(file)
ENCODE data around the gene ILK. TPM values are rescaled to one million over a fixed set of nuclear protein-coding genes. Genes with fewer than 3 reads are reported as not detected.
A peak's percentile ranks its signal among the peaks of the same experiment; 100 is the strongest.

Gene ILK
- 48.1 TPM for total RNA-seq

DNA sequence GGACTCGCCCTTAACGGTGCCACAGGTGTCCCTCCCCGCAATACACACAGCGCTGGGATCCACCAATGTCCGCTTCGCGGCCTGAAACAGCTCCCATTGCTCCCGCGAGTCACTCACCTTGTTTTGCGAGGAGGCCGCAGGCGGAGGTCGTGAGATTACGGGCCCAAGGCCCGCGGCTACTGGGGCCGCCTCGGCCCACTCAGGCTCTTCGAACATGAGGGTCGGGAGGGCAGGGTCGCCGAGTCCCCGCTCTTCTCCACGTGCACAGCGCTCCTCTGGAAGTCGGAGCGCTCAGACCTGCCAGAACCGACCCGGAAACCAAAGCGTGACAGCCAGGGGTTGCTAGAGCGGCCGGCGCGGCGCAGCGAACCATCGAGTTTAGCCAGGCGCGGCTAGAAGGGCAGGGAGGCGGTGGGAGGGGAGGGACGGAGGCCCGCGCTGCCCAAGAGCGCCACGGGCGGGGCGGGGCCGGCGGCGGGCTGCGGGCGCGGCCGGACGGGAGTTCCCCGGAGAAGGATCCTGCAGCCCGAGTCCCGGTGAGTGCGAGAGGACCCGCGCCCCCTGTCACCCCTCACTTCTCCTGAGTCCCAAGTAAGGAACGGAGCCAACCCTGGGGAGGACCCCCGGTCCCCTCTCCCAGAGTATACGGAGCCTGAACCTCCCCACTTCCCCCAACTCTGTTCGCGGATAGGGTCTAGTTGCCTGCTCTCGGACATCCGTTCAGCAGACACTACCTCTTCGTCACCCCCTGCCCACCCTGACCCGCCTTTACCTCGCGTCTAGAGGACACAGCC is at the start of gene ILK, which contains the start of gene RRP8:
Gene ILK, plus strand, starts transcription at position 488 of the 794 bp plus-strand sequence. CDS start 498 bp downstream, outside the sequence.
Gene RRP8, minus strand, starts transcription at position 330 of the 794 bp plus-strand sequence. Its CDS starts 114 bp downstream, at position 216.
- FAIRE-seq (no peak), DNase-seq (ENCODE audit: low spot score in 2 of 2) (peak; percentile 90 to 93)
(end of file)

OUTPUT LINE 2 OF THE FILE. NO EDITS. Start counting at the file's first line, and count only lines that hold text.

A peak's percentile ranks its signal among the peaks of the same experiment; 100 is the strongest.